Sunday, 29 April 2012

Wagtail Ahoy!

Non stop rain since Friday has meant we have had a few inches of rain, and the golfing situations were a bit different than normal. Yes, alright I was playing golf again this morning, but it was only a skills challenge, so no 18 holes today.

I wasn't the only one sheltering from the rain, as a very energetic Muntjac running around the woods. It then cut across the practice field, into someones garden and back into the trees. Obviously it was afraid of the water, just like me! When chipping, a wagtail flew over my head. The limited conditions disallowed me to see the colours underneath, but certain identifications shew this was a Yellow Wagtail. I have now seen all 4 Wagtail species this year, including the White Wagtails I saw in France earlier in March. Hope to speak to you soon.


Wednesday, 25 April 2012

Hide from the Rain!

It's a bit early in the week for me to do a post, but the title of this post suggests what I am writing this about. This morning, about 5 Goldfinches were feeding on the neighbour's lawn, which is quite a good sighting for our area, but are getting more regular in our garden. Our Blue Tits did go 3 days without laying an egg, but at last, the fourth egg was laid. The delay was probably because of the weather. But this torrential weather has obviously not stopped the birds popping out at the East Anglian sites, as Bitterns, Ring Ouzels and Cuckoos are all being brave.

As normal, not a great amount of birds has been seen on the way up to school, or even back from school. Hope the weather improves and speak to you soon.


Sunday, 22 April 2012

You've brought some birds I see, Mr Rain!

Suffolk coaching today, and some glorious hail and thunder to come with it. when the shiny yellow thing did wake up, around 15 Swallows were dotted all over the place, but no House Martins, even though some present. Lots of the commoner raptors were seen in the local village, including Kestrels and Sparrowhawks. Goshawks have now sort have come to the end of their display time, so there will not be many strays around our area.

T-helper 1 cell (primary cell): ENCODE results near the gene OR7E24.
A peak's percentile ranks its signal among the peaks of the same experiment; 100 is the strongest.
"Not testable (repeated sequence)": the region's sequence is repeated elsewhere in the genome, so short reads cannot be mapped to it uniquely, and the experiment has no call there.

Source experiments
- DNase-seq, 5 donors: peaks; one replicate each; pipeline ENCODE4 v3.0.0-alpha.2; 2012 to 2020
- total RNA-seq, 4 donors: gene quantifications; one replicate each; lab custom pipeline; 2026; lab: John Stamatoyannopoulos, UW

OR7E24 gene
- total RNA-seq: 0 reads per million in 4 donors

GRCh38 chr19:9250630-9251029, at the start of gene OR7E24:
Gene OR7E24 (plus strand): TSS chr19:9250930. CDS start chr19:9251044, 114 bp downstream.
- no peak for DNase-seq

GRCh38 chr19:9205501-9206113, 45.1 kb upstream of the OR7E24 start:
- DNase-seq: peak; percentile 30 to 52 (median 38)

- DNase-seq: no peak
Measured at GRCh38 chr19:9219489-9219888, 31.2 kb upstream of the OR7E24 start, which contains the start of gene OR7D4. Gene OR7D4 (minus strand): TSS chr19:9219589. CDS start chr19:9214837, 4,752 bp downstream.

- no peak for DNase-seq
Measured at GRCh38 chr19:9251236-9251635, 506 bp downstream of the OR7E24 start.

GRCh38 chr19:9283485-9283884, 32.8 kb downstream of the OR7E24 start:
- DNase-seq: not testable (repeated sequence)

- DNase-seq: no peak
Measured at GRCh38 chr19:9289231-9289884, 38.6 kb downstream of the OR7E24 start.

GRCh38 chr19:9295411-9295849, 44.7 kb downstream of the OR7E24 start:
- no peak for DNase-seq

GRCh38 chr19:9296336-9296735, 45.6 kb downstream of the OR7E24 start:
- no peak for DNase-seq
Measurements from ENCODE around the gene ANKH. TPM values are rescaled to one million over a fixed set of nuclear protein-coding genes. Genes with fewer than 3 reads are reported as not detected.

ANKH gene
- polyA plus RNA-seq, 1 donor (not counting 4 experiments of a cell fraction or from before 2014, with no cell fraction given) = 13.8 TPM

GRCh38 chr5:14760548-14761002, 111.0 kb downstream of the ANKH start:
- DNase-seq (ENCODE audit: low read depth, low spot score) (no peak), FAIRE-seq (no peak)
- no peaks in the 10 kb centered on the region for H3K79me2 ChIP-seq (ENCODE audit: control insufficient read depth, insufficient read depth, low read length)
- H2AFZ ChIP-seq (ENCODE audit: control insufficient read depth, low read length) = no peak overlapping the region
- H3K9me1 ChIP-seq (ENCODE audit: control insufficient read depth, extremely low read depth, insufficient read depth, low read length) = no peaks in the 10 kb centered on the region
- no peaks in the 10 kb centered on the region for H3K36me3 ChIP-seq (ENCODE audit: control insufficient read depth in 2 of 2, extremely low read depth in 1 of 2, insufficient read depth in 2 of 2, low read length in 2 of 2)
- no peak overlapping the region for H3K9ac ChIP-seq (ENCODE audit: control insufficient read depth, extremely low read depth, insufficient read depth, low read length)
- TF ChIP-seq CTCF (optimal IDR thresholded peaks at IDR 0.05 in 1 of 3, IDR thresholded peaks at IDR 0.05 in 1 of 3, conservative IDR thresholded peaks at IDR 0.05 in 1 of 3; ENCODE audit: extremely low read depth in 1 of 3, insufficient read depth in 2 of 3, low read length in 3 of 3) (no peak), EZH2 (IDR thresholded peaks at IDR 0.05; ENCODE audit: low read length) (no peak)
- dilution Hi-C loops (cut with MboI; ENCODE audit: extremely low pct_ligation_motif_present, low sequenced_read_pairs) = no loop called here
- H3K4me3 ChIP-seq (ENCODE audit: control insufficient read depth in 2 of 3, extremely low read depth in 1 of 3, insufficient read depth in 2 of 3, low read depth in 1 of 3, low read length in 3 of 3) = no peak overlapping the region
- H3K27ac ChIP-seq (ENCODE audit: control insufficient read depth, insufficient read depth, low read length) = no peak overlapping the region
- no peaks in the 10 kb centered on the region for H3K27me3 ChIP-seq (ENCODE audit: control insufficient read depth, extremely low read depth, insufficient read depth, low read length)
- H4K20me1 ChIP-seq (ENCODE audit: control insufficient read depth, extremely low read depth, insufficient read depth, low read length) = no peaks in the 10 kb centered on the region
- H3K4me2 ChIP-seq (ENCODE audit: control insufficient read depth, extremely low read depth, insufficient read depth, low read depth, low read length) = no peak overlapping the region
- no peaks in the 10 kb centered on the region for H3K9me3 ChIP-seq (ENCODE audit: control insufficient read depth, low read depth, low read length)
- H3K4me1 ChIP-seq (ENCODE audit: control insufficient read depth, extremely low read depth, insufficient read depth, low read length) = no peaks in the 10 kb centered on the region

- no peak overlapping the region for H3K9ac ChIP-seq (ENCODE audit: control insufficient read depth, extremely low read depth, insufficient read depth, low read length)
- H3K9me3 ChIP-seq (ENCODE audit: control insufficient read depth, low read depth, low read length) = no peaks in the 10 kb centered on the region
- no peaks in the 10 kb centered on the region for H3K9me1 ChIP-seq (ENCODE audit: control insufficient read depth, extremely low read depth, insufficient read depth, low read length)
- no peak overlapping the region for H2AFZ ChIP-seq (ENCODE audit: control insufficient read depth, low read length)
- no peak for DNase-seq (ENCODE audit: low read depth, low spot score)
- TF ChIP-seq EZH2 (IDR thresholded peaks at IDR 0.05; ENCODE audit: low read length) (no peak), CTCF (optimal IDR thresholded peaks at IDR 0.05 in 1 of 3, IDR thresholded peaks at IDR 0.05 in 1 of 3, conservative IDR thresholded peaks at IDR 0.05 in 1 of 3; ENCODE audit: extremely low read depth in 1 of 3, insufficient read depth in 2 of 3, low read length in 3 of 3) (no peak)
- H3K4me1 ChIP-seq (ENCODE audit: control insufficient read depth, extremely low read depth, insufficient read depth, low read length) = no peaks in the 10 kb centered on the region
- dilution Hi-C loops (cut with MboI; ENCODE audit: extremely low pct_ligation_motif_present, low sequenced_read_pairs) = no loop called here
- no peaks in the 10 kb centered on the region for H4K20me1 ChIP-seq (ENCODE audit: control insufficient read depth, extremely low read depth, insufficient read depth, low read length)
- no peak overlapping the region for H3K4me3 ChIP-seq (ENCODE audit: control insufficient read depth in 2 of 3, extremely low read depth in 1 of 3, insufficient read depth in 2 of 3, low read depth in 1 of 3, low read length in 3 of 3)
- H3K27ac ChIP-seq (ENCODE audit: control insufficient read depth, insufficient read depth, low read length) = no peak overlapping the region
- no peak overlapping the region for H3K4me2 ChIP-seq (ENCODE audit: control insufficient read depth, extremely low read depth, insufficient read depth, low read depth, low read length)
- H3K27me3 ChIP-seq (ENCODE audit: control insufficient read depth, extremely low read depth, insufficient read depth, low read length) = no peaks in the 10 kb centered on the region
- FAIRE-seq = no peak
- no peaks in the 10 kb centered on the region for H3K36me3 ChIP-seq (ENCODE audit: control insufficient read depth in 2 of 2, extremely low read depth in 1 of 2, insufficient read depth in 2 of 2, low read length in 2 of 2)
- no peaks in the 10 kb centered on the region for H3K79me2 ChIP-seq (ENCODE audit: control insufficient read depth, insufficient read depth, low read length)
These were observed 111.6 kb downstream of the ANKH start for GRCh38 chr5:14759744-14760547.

Saturday was another Golfing day, and produced Swallows, but a bit more numerous, and the local Chiffchaff, Treecreeper and Goldcrest. A general week at school, not much to provide, but a few Stock Dove have been seen in the woodland areas, accompanied by the yaffling Green Woodpeckers. 

Most days when I come home from school, one of the local Stock Doves pokes itself up in the garden, and on the rare occasion the pair are seen together. We now have 3 eggs in our local Blue Tit Nest Box, and will be keeping a close eye with our camera linked to the TV.


Sunday, 15 April 2012

Hirundine Spectacular

Another game of playing 18 holes of golf at on one the local courses, but unfortunately not a brilliant round, golf wise. Reaching the 10th holes green, 3 House Martin's flew over, catching insects in every possible breath. The local Tawny Owl was hooting amongst the wet hail that was falling from the heavens, but sounded very drowsy. At the clubhouse, a Pied Wagtail was feeding, with the commoner species (Chaffinch, Woodpidgeon etc.). Coming down the lane leading up to the Golf course, 3 Swallows were on the telephone wire low to the roadside, a great end to a Hirundine day.


Saturday, 14 April 2012


Having a lesson at my local golf course this morning meant that I couldn't look for birds as much as I could on the course. I could have gone round the 18 hole course, but we had to go and get a curtain rail for our living room so that was a no-no. A few weeks back, I realized that there were a Common Buzzard pair that have been nesting in the broad-leafed woodland area. I have been looking over towards the woods every golfing day, but today it did not show. Rattling of Mistle Thrush's were putting me off my golf shots, and the puewing of a Nuthatch didn't help, but I still hit some good shots.